+1 Recommend
0 collections
      • Record: found
      • Abstract: found
      • Article: found
      Is Open Access

      Congenital pseudoarthrosis of the tibia with localised gigantism in a case of congenital constriction band syndrome


      Read this article at

          There is no author summary for this article yet. Authors can add summaries to their articles on ScienceOpen to make them more accessible to a non-specialist audience.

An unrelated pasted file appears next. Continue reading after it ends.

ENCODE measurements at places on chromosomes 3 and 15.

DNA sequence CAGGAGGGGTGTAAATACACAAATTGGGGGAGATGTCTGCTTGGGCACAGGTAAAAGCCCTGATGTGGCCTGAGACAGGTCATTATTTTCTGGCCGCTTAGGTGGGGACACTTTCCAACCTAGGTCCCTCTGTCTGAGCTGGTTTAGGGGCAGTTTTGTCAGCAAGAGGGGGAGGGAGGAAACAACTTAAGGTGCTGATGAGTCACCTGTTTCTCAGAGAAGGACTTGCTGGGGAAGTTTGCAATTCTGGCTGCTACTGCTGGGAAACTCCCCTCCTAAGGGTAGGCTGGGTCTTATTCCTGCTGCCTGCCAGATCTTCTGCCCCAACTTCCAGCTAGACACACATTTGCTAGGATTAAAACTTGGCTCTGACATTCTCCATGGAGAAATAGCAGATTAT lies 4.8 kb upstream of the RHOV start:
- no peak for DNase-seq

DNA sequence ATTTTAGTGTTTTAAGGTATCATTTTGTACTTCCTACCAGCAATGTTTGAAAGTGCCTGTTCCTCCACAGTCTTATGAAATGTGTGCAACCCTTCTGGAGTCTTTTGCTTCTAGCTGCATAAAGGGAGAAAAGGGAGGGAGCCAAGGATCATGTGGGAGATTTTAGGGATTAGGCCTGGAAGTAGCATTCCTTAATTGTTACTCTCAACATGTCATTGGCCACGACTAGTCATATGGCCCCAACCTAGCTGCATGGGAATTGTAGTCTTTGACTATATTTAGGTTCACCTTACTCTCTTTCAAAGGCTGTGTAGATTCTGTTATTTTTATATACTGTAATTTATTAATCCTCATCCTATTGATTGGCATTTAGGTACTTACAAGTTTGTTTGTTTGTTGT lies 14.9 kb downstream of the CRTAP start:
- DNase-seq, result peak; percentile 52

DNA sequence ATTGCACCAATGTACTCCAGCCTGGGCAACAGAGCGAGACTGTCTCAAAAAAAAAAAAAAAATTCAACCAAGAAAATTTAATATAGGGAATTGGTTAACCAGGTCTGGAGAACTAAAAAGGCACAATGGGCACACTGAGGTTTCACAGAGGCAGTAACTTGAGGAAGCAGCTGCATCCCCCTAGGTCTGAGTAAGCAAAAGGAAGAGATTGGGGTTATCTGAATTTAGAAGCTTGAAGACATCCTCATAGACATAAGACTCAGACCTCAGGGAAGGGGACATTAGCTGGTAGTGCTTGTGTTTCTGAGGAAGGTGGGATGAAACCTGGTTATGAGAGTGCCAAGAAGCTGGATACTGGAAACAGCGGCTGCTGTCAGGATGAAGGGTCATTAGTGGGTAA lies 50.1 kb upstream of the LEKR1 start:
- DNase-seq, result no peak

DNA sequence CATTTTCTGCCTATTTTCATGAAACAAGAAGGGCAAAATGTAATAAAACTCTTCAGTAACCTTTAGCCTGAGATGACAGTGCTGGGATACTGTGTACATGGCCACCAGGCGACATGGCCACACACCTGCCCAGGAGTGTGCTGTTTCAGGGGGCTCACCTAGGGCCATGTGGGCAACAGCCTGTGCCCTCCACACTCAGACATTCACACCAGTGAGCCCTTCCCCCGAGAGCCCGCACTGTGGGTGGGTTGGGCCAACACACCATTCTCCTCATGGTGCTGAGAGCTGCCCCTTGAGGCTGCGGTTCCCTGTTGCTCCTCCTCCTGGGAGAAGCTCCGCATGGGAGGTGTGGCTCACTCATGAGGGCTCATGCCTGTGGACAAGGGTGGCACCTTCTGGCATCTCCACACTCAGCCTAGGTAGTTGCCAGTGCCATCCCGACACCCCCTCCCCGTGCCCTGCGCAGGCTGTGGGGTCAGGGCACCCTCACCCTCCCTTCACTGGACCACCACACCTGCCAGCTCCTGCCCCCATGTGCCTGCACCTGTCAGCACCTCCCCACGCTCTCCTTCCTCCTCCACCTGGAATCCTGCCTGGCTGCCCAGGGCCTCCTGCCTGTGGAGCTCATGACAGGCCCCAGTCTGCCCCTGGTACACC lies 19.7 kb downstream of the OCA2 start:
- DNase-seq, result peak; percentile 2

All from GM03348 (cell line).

A 6-month-old male child was brought to our institute for deformity in both hands and feet noticed by the parents since birth. He had progressively increasing volume of the left lower limb and no movements of the ankle and toes. The child was born normally and there was no adverse perinatal history. The left lower limb showed a deep, circumferential constriction band near the lower-third of the leg with abnormal mobility at the site with gross enlargement distally. A few nubbins could be felt instead of the toes. No movements could be elicited from the ankle [Figures 1 and 2]. The limb was insensate distal to the constriction band. Pulsations of the dorsalis pedis and the posterior tibial artery could not be palpated. There were constriction bands in the other limbs without any concomitant swelling with acrosyndactylous digits. The right lower limb showed superficial constriction bands over the foot and calf, with minimal distal swelling. The right lower limb had normal sensations and movements. Radiograph of the left lower limb showed a cyst-like lesion in the distal tibia with a pathological fracture similar to type III of Boyd's classification[1] for congenital pseudoarthrosis of the tibia. Radiograph of the right lower limb was normal [Figures 3a and b]. Figure 1 Clinical photograph of a 6-month-old child with constriction band syndrome and severe swelling of the left leg distal to a constriction band. Deformity can be seen at the distal one-third of the leg Figure 2 Clinical photograph of the left leg and foot showing severe swelling with nubbins visible. There was no discernible ankle and foot Figure 3a Radiograph of both lower limbs – anteroposterior view showing cystic lesion in the middle one-third-distal one-third junction of the left tibia with pathological fracture and markedly enlarged soft tissue shadow over the distal third of the leg and the foot. The right lower limb was radiologically normal Figure 3b Radiograph of the left lower limb – lateral view showing cystic lesion in the middle one-third of the tibia with pathological fracture Although there was no actual neurovascular compromise in the left lower limb, the enlargement of the limb was so much and so grotesque that plastic surgical reconstruction would have entailed an extensive reconstructive process, with a minimal possibility of getting a functional and sensate limb. Considering this, a decision to amputate the left lower limb was taken after informed consent of the parents. The constriction bands of the other limbs were treated with multiple staged Z-plasties. The patient had an uneventful post-operative recovery and all surgical wounds healed well [Figure 4]. A decision regarding ambulation with a prosthesis would be taken later. Figure 4 Final clinical photograph of the child with well-healed amputation stump and healing Z-plasties of the right leg Amniotic constriction band syndrome is a group of disorders characterised by a wide range of congenital anomalies, including annular constrictions over the extremities, acrosyndactyly, talipes equinovarus, cleft lip and palate and hemangiomas.[2] According to Paterson's classification of constriction band syndromes,[3] our patient seems to be in type II, with distal lymphedema and sensory deficits. Closed pseudoarthrosis of the tibia, which has been noted earlier in congenital amniotic band syndrome,[1] usually requires no treatment other than adequate splintage. However, this was not possible here due to the associated severe anomalies. Neurocirculatory disturbance along with lymphatic obstruction of such magnitude has not been described before, although a similar case of neurodeficit without circulatory disturbances has been described earlier by Nambi et al.[4] In conclusion, this case is presented to discuss the end result of untreated congenital constriction band syndrome as well as to present this unique combination of severe lymphedema leading to localised gigantism and congenital pseudoarthrosis of the tibia in the setting of Streeter's dysplasia.